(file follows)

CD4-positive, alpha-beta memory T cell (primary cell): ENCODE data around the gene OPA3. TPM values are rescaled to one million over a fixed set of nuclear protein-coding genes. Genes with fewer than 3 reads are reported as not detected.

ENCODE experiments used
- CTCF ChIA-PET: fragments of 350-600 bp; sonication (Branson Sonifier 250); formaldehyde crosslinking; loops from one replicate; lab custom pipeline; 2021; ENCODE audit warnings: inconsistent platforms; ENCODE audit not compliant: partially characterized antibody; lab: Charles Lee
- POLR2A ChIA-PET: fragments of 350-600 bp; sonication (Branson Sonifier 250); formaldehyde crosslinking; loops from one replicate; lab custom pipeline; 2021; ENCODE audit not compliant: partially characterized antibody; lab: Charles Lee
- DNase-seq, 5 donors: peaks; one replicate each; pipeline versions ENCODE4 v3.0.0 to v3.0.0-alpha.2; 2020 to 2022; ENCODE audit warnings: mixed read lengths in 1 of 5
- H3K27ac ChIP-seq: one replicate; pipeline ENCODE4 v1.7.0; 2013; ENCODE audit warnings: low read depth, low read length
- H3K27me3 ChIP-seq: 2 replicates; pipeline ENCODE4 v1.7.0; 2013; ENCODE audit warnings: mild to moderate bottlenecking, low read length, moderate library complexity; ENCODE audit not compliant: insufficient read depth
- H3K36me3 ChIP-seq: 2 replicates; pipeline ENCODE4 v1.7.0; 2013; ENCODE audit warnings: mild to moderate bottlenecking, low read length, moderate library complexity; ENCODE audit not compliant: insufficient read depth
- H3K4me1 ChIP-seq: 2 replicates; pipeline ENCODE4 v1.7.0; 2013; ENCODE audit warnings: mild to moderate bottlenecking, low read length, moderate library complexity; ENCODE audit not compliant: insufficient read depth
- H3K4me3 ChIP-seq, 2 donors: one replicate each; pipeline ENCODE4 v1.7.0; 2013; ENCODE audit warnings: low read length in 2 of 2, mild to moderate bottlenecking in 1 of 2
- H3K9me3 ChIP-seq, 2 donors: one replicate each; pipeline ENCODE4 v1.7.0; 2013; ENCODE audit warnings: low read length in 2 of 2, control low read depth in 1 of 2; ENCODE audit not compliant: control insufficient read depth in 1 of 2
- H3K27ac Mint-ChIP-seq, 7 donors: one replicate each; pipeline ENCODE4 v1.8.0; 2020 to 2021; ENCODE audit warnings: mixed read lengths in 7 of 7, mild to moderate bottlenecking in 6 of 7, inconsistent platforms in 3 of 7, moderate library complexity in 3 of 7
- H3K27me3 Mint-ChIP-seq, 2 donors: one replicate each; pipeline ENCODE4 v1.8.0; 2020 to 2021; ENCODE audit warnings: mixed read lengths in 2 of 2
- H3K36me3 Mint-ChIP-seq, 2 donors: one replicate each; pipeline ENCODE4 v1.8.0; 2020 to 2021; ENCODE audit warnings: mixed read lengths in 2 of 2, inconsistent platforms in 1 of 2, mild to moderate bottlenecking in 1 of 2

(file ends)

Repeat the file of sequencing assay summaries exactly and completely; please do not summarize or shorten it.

CD4-positive, alpha-beta memory T cell (primary cell): ENCODE data around the gene OPA3. TPM values are rescaled to one million over a fixed set of nuclear protein-coding genes. Genes with fewer than 3 reads are reported as not detected.

ENCODE experiments used
- CTCF ChIA-PET: fragments of 350-600 bp; sonication (Branson Sonifier 250); formaldehyde crosslinking; loops from one replicate; lab custom pipeline; 2021; ENCODE audit warnings: inconsistent platforms; ENCODE audit not compliant: partially characterized antibody; lab: Charles Lee
- POLR2A ChIA-PET: fragments of 350-600 bp; sonication (Branson Sonifier 250); formaldehyde crosslinking; loops from one replicate; lab custom pipeline; 2021; ENCODE audit not compliant: partially characterized antibody; lab: Charles Lee
- DNase-seq, 5 donors: peaks; one replicate each; pipeline versions ENCODE4 v3.0.0 to v3.0.0-alpha.2; 2020 to 2022; ENCODE audit warnings: mixed read lengths in 1 of 5
- H3K27ac ChIP-seq: one replicate; pipeline ENCODE4 v1.7.0; 2013; ENCODE audit warnings: low read depth, low read length
- H3K27me3 ChIP-seq: 2 replicates; pipeline ENCODE4 v1.7.0; 2013; ENCODE audit warnings: mild to moderate bottlenecking, low read length, moderate library complexity; ENCODE audit not compliant: insufficient read depth
- H3K36me3 ChIP-seq: 2 replicates; pipeline ENCODE4 v1.7.0; 2013; ENCODE audit warnings: mild to moderate bottlenecking, low read length, moderate library complexity; ENCODE audit not compliant: insufficient read depth
- H3K4me1 ChIP-seq: 2 replicates; pipeline ENCODE4 v1.7.0; 2013; ENCODE audit warnings: mild to moderate bottlenecking, low read length, moderate library complexity; ENCODE audit not compliant: insufficient read depth
- H3K4me3 ChIP-seq, 2 donors: one replicate each; pipeline ENCODE4 v1.7.0; 2013; ENCODE audit warnings: low read length in 2 of 2, mild to moderate bottlenecking in 1 of 2
- H3K9me3 ChIP-seq, 2 donors: one replicate each; pipeline ENCODE4 v1.7.0; 2013; ENCODE audit warnings: low read length in 2 of 2, control low read depth in 1 of 2; ENCODE audit not compliant: control insufficient read depth in 1 of 2
- H3K27ac Mint-ChIP-seq, 7 donors: one replicate each; pipeline ENCODE4 v1.8.0; 2020 to 2021; ENCODE audit warnings: mixed read lengths in 7 of 7, mild to moderate bottlenecking in 6 of 7, inconsistent platforms in 3 of 7, moderate library complexity in 3 of 7
- H3K27me3 Mint-ChIP-seq, 2 donors: one replicate each; pipeline ENCODE4 v1.8.0; 2020 to 2021; ENCODE audit warnings: mixed read lengths in 2 of 2
- H3K36me3 Mint-ChIP-seq, 2 donors: one replicate each; pipeline ENCODE4 v1.8.0; 2020 to 2021; ENCODE audit warnings: mixed read lengths in 2 of 2, inconsistent platforms in 1 of 2, mild to moderate bottlenecking in 1 of 2